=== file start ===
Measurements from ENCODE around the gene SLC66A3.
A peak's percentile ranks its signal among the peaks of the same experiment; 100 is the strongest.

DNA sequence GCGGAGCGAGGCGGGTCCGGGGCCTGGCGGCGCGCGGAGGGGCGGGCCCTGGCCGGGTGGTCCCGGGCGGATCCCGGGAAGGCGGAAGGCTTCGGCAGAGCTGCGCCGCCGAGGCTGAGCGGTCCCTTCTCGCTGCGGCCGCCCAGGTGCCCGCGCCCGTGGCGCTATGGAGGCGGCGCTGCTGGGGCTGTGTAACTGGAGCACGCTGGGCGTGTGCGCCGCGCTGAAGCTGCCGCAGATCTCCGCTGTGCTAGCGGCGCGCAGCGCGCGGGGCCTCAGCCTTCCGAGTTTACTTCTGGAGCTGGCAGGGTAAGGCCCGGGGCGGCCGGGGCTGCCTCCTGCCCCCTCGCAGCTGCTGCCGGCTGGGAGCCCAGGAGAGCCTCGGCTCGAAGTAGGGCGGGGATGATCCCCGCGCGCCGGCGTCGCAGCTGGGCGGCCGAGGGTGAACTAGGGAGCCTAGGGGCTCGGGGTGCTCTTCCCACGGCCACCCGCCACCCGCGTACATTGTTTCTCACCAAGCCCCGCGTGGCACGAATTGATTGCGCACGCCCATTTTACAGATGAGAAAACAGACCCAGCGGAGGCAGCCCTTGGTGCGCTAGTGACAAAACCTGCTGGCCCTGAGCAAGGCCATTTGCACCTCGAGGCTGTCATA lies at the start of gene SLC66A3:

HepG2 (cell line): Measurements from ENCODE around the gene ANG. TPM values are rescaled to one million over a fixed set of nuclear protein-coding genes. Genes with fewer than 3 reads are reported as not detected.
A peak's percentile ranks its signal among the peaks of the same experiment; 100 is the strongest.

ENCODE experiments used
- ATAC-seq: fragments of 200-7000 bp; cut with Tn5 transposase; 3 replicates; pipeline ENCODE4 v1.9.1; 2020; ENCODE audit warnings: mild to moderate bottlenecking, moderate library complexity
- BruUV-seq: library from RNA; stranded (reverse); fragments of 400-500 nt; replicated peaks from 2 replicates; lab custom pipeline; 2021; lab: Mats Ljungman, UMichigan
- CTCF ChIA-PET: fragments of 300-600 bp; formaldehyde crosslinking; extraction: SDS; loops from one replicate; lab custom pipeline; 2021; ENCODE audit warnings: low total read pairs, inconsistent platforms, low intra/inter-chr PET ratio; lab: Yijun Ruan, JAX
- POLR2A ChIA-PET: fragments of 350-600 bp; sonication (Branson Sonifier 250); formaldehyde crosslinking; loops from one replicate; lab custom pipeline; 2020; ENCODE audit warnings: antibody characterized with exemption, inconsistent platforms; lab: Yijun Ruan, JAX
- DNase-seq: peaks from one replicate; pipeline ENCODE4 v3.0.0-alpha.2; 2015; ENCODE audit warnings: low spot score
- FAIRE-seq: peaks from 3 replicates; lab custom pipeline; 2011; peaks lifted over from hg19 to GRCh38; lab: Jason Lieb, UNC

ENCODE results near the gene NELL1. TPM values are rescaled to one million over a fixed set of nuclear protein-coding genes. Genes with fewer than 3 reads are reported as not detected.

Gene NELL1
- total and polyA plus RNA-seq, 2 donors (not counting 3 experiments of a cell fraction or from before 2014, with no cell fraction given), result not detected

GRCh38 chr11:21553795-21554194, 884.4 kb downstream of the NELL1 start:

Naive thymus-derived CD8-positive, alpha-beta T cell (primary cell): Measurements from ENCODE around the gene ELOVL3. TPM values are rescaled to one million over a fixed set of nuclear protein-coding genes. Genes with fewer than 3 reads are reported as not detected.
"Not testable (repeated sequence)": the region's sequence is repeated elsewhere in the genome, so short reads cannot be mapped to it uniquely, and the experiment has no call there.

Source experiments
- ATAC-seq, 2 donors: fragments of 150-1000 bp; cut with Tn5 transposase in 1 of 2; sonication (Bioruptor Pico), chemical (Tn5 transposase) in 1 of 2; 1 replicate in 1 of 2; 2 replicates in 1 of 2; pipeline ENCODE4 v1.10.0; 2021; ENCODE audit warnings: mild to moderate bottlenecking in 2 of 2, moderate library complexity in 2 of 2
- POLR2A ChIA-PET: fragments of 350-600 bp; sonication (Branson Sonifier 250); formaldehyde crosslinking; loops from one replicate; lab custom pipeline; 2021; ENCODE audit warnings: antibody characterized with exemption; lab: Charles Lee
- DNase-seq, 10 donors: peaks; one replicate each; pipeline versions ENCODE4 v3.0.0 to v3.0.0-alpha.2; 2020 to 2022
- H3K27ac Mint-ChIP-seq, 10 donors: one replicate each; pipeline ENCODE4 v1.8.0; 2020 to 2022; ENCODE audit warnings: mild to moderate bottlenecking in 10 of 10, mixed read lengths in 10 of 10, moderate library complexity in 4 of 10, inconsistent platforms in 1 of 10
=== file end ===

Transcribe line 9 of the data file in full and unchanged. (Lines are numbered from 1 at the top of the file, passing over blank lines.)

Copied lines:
- CTCF ChIA-PET: fragments of 300-600 bp; formaldehyde crosslinking; extraction: SDS; loops from one replicate; lab custom pipeline; 2021; ENCODE audit warnings: low total read pairs, inconsistent platforms, low intra/inter-chr PET ratio; lab: Yijun Ruan, JAX